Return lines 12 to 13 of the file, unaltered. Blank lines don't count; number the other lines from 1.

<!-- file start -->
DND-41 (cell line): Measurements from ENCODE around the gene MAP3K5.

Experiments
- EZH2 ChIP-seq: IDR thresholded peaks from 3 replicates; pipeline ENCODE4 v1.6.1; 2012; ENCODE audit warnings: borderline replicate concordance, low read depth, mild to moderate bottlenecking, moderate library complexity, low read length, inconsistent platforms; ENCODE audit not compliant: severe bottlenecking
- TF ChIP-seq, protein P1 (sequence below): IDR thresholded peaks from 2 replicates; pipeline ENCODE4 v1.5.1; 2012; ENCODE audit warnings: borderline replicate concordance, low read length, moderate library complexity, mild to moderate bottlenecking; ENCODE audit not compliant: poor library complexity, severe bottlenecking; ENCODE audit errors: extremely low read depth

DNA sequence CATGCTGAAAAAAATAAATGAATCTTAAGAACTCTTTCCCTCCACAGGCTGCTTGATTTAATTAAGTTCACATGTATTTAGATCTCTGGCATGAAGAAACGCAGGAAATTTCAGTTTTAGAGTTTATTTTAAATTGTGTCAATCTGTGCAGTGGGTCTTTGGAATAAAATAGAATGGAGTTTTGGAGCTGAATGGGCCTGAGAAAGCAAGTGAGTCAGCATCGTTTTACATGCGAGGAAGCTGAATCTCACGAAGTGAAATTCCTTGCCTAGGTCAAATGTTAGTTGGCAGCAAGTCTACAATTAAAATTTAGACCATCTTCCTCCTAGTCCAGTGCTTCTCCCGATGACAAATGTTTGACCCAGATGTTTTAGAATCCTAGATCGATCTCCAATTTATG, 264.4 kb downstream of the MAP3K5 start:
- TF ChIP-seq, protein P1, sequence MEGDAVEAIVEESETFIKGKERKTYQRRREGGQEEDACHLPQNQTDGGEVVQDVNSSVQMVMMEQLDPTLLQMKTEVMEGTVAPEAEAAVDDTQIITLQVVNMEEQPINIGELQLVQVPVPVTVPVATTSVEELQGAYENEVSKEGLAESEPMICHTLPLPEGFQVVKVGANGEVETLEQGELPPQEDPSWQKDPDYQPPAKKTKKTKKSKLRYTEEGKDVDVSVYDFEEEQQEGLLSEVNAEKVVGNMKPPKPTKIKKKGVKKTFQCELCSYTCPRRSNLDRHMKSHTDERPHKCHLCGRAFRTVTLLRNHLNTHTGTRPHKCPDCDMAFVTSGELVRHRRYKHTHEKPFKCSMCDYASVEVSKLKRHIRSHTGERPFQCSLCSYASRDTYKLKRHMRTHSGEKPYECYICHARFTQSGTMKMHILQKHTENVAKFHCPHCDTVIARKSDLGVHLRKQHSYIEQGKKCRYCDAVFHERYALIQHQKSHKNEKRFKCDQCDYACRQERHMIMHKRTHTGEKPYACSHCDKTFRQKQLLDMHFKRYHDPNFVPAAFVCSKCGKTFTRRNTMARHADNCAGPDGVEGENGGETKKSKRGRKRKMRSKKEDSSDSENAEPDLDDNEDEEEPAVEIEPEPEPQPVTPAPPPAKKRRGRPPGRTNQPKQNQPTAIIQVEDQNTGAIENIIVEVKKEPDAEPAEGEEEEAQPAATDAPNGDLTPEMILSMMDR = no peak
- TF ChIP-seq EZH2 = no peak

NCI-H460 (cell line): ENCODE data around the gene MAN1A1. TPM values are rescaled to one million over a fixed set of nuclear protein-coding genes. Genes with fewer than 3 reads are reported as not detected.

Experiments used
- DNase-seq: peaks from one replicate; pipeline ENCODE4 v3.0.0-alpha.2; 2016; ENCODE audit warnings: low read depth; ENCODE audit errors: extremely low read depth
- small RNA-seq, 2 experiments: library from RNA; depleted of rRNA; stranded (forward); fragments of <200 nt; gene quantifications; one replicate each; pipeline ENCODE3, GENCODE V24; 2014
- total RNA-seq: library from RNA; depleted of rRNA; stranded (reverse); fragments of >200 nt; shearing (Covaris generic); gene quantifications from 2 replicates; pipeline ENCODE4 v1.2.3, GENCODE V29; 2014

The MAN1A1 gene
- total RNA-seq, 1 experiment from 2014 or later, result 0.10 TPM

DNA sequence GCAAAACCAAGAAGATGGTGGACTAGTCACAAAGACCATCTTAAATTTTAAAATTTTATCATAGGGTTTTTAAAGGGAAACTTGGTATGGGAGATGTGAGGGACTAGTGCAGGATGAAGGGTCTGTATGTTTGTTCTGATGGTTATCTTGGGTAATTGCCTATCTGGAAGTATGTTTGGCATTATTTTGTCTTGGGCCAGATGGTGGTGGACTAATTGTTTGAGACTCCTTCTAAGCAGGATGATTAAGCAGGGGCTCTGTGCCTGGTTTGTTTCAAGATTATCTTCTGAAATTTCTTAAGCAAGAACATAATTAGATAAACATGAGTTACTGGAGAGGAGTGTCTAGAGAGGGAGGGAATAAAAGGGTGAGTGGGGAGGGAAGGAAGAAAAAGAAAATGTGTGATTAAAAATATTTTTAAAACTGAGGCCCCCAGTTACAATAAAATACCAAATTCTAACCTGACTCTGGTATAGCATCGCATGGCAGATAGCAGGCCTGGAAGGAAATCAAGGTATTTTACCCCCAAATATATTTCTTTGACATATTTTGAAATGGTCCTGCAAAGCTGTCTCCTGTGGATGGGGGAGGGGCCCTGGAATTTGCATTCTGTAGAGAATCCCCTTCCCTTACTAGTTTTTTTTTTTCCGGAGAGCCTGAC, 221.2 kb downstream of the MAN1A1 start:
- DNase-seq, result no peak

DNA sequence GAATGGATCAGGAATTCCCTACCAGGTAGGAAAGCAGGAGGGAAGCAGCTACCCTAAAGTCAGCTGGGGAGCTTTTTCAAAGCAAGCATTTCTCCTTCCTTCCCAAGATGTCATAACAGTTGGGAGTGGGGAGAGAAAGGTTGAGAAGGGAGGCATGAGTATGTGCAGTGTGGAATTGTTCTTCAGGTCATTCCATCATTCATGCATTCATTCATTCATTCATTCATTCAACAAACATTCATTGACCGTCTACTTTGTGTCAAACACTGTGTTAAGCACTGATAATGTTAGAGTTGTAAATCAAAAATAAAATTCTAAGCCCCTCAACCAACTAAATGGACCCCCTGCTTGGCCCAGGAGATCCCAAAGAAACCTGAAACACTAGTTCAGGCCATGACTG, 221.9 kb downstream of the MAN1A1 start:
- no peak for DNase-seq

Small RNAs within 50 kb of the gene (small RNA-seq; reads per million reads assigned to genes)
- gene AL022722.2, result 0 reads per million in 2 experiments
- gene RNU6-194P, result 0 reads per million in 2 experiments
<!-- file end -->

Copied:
- total RNA-seq: library from RNA; depleted of rRNA; stranded (reverse); fragments of >200 nt; shearing (Covaris generic); gene quantifications from 2 replicates; pipeline ENCODE4 v1.2.3, GENCODE V29; 2014

The MAN1A1 gene